How can I plan in my business when I have difficulties with time perception and time management?
Dyslexia, dyspraxia, ADHD and Autism can affect your ability to manage your time. The conditions affect the way information is processed. They can mean you have difficulties with memory, speed of processing (i.e. the speed at which contextualised meaning is attached to words, objects, gestures etc.) organisation and sequencing of information and time perception.
In a business context a difficulty with time perception can have a significant impact on task planning and execution. You may find it difficult to designate realistic timings to business tasks, confounding attempts at meaningful planning.
I have found that this difficulty often has its roots in deeper difficulties with micro-planning, where the stages that make up actions such as ‘send a letter to the bank’ are acknowledged and accounted for in time allocation. You may also lose track of time easily when engrossed in an absorbing task and you may be poor at estimating time passage.
5 tips to help you perceive and manage time more effectively:
Tip 1. Use an analogue clock to help you visualise a deadline time on the clock face. A strong visual image to help up you chunk time can help as well. I think of the clock face as a cheese – so for me 1hour 15 minutes is a cheese and a quarter.
Tip 2. Set alarms for important deadlines. Use the snooze option to remind as you may still be absorbed in a task.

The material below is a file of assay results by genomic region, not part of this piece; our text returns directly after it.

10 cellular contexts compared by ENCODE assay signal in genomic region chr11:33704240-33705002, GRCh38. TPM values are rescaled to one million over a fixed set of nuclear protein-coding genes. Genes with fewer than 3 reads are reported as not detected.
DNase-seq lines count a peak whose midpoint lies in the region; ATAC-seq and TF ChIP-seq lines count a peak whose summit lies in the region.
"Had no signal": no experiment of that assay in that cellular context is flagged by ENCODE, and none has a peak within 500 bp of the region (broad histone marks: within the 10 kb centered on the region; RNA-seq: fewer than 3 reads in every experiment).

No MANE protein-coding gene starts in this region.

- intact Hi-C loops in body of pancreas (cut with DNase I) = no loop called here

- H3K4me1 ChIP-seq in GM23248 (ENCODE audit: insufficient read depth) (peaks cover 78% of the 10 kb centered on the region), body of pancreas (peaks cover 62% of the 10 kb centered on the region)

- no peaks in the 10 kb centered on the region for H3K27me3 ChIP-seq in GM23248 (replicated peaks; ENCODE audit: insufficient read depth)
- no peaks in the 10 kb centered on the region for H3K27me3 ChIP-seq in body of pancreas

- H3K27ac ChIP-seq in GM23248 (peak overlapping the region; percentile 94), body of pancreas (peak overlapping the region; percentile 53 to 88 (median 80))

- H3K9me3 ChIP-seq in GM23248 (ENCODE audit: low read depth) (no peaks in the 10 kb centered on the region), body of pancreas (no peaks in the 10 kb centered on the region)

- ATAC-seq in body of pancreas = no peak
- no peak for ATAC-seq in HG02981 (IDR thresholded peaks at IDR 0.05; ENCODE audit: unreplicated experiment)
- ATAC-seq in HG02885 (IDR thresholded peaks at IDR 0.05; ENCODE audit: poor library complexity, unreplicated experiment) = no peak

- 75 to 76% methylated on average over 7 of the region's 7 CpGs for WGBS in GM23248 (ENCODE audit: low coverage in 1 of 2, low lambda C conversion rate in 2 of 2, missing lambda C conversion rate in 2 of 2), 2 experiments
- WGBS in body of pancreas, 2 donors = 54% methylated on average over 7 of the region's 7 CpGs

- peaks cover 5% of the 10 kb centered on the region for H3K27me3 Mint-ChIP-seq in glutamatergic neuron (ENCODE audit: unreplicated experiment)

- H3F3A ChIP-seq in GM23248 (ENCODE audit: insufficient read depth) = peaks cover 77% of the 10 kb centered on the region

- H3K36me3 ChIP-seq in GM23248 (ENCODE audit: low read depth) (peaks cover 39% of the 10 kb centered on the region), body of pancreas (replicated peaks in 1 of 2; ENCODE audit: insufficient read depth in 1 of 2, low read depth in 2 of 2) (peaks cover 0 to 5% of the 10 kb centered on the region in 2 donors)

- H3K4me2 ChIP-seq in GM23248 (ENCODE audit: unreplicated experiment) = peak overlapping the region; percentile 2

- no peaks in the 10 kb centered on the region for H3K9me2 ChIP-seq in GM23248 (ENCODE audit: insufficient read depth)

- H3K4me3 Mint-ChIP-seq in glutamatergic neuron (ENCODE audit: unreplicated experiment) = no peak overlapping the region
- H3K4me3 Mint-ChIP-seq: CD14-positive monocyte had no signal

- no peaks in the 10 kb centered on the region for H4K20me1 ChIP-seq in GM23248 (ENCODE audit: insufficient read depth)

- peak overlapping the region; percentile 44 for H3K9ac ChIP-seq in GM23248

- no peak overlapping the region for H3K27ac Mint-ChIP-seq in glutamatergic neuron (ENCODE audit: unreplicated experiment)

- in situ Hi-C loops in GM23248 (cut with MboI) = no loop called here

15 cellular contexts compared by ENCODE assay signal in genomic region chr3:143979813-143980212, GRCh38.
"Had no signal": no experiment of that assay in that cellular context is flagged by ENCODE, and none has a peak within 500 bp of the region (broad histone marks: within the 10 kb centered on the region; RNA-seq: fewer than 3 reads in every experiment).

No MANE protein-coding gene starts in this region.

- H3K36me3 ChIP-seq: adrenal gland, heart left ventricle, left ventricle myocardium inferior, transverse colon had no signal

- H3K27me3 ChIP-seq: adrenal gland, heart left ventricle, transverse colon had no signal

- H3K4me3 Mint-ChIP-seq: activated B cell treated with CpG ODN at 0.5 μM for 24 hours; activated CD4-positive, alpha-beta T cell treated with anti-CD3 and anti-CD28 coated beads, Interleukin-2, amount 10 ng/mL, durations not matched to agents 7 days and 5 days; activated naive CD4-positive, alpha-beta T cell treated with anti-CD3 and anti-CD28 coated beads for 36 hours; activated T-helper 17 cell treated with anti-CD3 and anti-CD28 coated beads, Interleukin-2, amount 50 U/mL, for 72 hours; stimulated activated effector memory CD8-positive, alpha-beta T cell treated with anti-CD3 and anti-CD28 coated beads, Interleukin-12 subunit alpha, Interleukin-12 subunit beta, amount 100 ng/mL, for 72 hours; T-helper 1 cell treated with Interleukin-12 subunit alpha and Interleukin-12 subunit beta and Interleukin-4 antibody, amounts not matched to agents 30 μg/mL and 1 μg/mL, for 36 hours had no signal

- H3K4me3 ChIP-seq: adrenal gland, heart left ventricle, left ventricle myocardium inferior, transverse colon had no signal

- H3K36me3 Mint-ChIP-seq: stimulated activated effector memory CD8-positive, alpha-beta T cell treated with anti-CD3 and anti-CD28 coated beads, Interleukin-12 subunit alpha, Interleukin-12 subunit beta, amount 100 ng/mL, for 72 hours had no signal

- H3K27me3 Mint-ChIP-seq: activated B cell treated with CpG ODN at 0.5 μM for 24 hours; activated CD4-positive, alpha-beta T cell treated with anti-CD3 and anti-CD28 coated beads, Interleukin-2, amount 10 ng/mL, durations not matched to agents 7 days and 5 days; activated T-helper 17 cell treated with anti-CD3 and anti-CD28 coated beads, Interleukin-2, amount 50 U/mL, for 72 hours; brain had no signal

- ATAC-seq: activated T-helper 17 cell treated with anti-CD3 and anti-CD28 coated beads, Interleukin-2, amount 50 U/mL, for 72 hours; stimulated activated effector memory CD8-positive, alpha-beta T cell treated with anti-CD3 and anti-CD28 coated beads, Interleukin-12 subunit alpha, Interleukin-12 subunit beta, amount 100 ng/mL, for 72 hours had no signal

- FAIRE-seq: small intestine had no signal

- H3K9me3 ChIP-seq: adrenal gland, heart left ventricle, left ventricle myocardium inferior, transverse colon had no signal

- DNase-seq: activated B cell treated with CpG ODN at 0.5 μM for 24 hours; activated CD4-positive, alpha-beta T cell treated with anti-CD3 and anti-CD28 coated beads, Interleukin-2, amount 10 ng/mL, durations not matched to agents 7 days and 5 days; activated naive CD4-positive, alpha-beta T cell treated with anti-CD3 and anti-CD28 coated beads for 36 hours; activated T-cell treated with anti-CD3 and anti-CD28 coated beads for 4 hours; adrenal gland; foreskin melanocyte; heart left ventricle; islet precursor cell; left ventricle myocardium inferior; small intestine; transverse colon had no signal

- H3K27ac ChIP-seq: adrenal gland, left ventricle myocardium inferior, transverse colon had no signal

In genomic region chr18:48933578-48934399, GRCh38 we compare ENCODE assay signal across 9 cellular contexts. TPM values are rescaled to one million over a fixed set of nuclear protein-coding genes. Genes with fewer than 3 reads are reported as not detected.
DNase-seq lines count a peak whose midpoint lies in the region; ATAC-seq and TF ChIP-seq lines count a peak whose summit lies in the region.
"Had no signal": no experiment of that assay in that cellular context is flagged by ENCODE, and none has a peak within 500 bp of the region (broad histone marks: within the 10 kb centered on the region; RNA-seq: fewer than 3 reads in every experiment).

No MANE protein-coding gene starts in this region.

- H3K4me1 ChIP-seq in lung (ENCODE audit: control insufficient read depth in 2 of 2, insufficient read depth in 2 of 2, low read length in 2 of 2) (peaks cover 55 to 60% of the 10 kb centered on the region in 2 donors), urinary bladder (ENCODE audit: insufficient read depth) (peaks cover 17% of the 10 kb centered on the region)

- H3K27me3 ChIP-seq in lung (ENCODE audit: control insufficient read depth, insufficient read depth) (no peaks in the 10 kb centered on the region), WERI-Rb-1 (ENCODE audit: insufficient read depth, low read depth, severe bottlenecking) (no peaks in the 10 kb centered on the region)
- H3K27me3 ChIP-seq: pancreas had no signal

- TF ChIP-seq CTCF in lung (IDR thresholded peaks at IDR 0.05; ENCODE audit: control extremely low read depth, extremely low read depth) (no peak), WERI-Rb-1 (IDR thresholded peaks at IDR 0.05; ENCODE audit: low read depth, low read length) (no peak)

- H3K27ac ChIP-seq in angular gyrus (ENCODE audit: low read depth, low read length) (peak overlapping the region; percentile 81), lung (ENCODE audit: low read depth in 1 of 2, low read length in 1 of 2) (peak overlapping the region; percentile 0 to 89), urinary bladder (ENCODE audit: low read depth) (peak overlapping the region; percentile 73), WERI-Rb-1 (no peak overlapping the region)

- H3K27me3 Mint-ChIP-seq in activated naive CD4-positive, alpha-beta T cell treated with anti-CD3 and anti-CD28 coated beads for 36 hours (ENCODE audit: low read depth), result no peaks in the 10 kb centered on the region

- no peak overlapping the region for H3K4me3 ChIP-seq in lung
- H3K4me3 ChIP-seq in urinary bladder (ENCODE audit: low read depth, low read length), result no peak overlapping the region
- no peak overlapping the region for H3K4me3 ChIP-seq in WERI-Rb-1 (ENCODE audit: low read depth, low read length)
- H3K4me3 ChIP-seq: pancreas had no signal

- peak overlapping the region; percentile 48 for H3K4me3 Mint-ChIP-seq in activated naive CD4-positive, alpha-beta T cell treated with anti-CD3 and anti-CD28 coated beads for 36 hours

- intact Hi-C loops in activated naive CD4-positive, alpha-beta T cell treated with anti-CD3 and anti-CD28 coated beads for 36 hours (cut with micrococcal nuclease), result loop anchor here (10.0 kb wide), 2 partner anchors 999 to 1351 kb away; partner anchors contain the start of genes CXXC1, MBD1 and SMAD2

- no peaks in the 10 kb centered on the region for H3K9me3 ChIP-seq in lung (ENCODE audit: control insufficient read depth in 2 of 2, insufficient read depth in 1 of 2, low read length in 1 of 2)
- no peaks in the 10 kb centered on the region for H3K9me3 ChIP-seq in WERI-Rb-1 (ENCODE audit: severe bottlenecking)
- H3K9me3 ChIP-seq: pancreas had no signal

Tip 3. Write lists and allocate times to tasks. Review how close you were to the actual time taken for regular tasks each day. Reflect on what took longer and why and factor that into the next time you time-plan that task.
Tip 4. Break down tasks on your list into component parts; for instance the task ‘send a letter to the bank’ could be broken into Research (find previous correspondence and read), Write (constructing the response) and Review (edit, proofread and print) (RWR). Accurately allocating time to the three parts of the task should be easier than if you tried to estimate the time for the task as a whole.
Tip 5. Get to know your energy levels and when you work most efficiently. Working when you are tired can lead to poorer spelling and sentence construction, so it may be less frustrating and more productive to save such tasks until you are fresh.
Jan writes, conducts research and trains organisations and individuals on dyslexia and business.
Recent research on dyslexic entrepreneurs: In Their Element: The Case for Investing in Dyslexic Entrepreneurs